Thursday, May 22, 2014

Chapters 10-12

Chapters 10-12

I think we will all agree that chapters 10-12, though very informative, were also incredibly sleep inducing! Chapter 10 delves deeper into using leveled readers. The authors spend a great deal of time explaining the increase in difficulty of each Guided Reading book level. I am assuming they spent this much time on these details so that we can eventually pick up any book and correctly place it within a Guided Reading level. Fortunately, we have our Guided Reading library set up with plenty of access to a wide range of literature. I have also noticed that book publishers and companies are including this information with the books that they sell. I am sure that you will not have to put the information in this chapter to use very often. What did you think about the charts found on pages 132 and 287? I found both of these to be very informative. I feel like either one would be an asset to add to your toolbox for Guided Reading.

In chapter 11 we learn how to select and introduce books to our readers. How successful do you feel with this now? My guess would be that we are all experts at selecting the right book for our students. However, if you are like me, you probably found the tips quite helpful for introducing books to your groups. This bulleted list of ideas is another tool I would add to your existing Guided Reading go-to documents. The ideas for introducing a book are simple and familiar, but it is nice to have them in one place to refer to when we get stuck in a rut. Did you find anything in this list of ideas that you find yourself neglecting?

If you stayed awake for the duration of chapter 12, you can consider yourself a champ! Wow! This chapter provided great information, but it was so much to take in at one time. One page 150 I liked how the study cited by the author explained comprehension: "A study of over one thousand fourth graders' oral reading fluency (Pinnell et al.1995) found that rate, fluency, and accuracy were all highly related to comprehension. (150)" Again, this is something that we intuitively know as teachers, but it is nice to have it in print so that we may share with parents. In this chapter the authors also explain the ever-mysterious topic of how to teach a child to improve comprehension. On page 156 the authors list five behaviors that show evidence of comprehension. The five indicators are: accuracy rate, use of cues, behavior that indicates an active search for meaning, fluency and phrasing, and conversation about what they have read. In addition, we are provided an excellent chart on page 161 that lists teacher prompts to support the processing of these strategies. This is a MUST HAVE for you at your Guided Reading table. Do you agree that this would be a valuable tool to use while conducting small group reading?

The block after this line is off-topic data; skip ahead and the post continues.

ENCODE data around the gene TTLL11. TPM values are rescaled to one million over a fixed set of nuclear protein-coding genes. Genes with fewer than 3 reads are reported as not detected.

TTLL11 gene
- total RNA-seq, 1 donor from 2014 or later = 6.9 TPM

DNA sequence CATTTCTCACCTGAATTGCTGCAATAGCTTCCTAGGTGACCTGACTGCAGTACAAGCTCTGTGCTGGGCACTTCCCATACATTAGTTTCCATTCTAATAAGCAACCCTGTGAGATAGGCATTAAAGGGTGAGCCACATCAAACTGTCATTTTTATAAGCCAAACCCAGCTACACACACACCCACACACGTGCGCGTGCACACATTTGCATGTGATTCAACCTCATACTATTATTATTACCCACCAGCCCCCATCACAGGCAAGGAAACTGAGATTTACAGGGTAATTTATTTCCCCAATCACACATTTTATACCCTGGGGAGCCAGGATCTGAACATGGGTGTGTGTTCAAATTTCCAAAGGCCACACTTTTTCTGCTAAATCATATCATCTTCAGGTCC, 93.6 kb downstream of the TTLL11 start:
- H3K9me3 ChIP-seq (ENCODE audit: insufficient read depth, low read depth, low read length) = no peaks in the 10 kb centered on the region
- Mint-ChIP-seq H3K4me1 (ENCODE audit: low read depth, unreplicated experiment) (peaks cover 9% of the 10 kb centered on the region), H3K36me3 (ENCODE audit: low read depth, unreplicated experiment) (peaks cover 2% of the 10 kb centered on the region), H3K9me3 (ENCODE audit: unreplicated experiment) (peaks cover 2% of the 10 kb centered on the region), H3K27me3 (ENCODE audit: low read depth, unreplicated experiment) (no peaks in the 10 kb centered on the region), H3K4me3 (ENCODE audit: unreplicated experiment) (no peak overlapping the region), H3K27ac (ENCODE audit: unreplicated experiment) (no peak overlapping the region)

Ok, ladies! Only one more week/section to go. Let's talk about readiness. I am referring to YOUR readiness to begin Guided Reading for next year. Do you feel equipped to handle what is coming your way? Do you feel supported in this endeavor? Is there anything else that we could do to help you through the implementation process? I will see you all next week. I feel certain that we will need to celebrate the end of this maiden voyage with our Book Study!

3 comments:

  1. I feel better about teaching through guiding reading since we have read this book. I did learn alot about the different strategies of reading.

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  2. I feel that this book has taught me a lot about how to teach Guided Reading. I know that I will need to refer back to this book next year to help me out in the beginning until I get the hang of it.

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  3. I found chapter 10 interesting to see how they leveled each book. I automatically thought our reading series would be in line with the GR levels, but after seeing the comparison, they aren't. When I have some "extra time" (yea right) I will try to make it more in line. The rest of the chapters were a snore, I agree. The questions to use in GR on page 161 that you refer to, are included in a TPT resource I have. They are in an easy to use card form that I keep on my GR clipboard. I am happy to share if anyone feels they would be helpful.
    I think I am ready to start the year off with GR next year (not just since Jan like this year). It would be helpful if we had the DRA kits so we could accurately put students in groups and start them off at the correct level. It would also help to have support personnel conduct the first round of testing because the students really need the teacher in the room 100% of the time, at the start of the year.

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